Protest Chart Top 10: Russia
For weeks, thousands of protesters have rallied in Russia against President Putin. Of the many issues plaguing Russia in recent days include Putin’s amendment to the constitution granting him essentially unlimited reign of power, the handling of the Covid-19 outbreak and the detention of Governor Sergei Furgal, who is facing potentially bogus murder charges.
By Adriane Cole
The Covid-19 infection rate in Russia is one of the highest in the world, with a daily infection rate of an estimated 5600 people and a relatively high level of recorded deaths from the disease. Even though the pandemic hit Russia later than other countries, infection rates and confirmed patients quickly rose across the nation.
Many have blamed the government’s poor management and the country’s weak healthcare system for this failed response. Russia’s lack of transparency and “doctoring” cause of death records are a symptom of a chronic and systematic form of ruling. However, when people are dying in the thousands, especially compromised and marginalized populations, then society tends to take notice and speak up.
As if this wasn’t enough, President Putin leveraged the government’s weakened state to take advantage of this situation and order amendments to the Russian constitution that would allow him to rule undisturbed for another 16 years, adding six years to his current term.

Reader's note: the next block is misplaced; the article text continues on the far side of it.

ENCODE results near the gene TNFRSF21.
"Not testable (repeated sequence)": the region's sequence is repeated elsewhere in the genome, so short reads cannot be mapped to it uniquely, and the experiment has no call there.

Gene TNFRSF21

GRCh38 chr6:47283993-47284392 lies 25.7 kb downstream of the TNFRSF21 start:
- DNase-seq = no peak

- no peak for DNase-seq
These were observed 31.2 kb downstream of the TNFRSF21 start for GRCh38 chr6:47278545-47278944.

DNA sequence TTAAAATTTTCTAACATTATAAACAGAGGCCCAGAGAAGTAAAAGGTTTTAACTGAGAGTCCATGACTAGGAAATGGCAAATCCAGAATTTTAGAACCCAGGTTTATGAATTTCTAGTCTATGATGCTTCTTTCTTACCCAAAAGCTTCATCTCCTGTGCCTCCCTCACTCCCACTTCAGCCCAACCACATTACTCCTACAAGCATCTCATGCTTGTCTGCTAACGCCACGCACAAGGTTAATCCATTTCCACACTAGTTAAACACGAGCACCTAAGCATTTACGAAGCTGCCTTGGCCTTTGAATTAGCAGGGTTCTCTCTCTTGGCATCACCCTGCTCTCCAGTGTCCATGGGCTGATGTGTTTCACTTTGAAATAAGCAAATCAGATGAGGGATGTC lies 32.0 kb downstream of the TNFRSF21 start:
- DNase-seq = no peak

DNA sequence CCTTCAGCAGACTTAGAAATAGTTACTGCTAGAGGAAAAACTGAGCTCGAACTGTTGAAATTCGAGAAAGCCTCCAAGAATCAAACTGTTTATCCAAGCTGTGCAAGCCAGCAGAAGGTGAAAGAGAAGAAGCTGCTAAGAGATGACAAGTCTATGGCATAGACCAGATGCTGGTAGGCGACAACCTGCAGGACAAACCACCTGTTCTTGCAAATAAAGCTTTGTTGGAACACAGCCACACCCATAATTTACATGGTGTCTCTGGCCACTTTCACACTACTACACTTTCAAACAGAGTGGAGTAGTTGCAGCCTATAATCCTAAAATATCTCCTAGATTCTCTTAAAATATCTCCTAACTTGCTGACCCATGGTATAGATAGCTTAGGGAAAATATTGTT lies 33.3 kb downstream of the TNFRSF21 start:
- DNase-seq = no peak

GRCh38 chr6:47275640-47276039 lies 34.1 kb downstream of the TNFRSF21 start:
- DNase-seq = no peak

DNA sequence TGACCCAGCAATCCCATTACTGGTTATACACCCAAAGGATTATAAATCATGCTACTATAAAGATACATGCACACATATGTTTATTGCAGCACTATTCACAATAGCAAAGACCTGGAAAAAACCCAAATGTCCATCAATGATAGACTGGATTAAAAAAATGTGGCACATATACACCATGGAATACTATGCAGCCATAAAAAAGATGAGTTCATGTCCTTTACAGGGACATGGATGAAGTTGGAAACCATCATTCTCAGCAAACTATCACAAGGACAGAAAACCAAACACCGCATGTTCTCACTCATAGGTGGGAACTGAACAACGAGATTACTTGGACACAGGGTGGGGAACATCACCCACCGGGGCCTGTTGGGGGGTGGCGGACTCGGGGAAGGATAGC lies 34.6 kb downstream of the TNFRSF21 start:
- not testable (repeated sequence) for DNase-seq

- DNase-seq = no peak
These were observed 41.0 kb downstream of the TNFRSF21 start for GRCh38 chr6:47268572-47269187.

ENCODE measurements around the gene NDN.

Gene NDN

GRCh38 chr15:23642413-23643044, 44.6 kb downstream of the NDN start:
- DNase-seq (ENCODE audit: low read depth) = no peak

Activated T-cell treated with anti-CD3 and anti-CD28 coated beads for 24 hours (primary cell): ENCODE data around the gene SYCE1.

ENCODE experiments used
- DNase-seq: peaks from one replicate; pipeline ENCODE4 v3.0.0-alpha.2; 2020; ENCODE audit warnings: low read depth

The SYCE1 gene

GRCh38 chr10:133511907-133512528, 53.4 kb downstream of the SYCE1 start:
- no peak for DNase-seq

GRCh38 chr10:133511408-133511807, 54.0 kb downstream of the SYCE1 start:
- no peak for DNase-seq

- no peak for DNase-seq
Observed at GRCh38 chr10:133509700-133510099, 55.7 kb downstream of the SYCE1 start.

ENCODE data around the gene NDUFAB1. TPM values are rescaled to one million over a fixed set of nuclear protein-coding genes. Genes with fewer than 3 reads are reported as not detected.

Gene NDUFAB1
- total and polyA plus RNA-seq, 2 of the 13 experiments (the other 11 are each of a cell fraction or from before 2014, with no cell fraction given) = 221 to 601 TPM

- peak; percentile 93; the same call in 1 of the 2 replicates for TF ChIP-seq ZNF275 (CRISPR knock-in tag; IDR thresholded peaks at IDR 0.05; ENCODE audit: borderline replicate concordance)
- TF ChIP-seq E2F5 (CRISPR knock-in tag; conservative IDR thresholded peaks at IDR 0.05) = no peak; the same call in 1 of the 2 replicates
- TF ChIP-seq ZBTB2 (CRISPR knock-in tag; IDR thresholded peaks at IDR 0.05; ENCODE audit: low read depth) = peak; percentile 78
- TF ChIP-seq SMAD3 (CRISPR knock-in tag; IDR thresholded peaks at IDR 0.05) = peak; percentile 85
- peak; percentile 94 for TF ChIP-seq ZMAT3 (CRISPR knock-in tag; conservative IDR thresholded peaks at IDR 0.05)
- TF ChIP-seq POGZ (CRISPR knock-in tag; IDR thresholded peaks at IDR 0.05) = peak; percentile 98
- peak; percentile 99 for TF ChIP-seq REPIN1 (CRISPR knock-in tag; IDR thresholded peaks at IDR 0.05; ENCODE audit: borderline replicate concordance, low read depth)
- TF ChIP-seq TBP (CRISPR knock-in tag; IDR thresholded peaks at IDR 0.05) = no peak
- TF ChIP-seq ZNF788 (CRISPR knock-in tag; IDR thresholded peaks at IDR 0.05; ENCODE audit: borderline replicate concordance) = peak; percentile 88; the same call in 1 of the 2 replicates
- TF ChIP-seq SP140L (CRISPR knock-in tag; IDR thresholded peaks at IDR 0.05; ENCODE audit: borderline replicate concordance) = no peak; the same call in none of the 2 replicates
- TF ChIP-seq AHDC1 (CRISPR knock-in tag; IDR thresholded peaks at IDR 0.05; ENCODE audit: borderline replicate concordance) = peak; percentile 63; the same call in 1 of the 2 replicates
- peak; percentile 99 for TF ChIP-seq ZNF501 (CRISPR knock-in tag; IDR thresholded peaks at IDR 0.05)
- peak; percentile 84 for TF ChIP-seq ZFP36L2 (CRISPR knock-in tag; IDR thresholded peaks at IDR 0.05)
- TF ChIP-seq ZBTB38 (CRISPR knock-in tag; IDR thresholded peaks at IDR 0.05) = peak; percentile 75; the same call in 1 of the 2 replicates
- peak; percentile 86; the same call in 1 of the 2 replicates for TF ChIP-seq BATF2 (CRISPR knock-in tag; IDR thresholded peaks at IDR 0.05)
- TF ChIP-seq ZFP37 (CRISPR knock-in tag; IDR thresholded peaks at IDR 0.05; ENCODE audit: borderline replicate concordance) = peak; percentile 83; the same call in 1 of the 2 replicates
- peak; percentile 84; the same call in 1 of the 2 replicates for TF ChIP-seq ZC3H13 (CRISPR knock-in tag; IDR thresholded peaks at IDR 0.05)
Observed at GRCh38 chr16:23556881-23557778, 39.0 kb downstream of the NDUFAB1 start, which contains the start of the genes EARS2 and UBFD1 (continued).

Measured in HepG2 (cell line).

Even though Putin publicly stated that this was the will of the people, public outcry to the action demonstrated that this was not the case. However, this is not the only amendment added on the sly. In addition to extending Putin's reign, other religious “core values” will be implemented, such as outlawing same-sex marriages.
The last straw for the Russian people was the arrest of Khabarovsk Governor Furgal on alleged murder charges. He was charged with the several murders of businessmen, charges that predate his term in office. The people of his town took to the streets to protest what they deemed to be bogus and unsubstantiated charges against him and demanded that he be released from jail in Moscow.
According to protestors, people felt that their vote was invalidated and forcibly taken away. Local government officials haven’t suppressed these protests in the hope that they will just fade away; however, the sentiment of the demonstrations has spread, fusing with the dissatisfaction already felt by people in Russia.
It is obvious that Russians are highly dissatisfied with the leadership’s management of various issues, but considering the country’s track record, protests will most likely not be tolerated for long.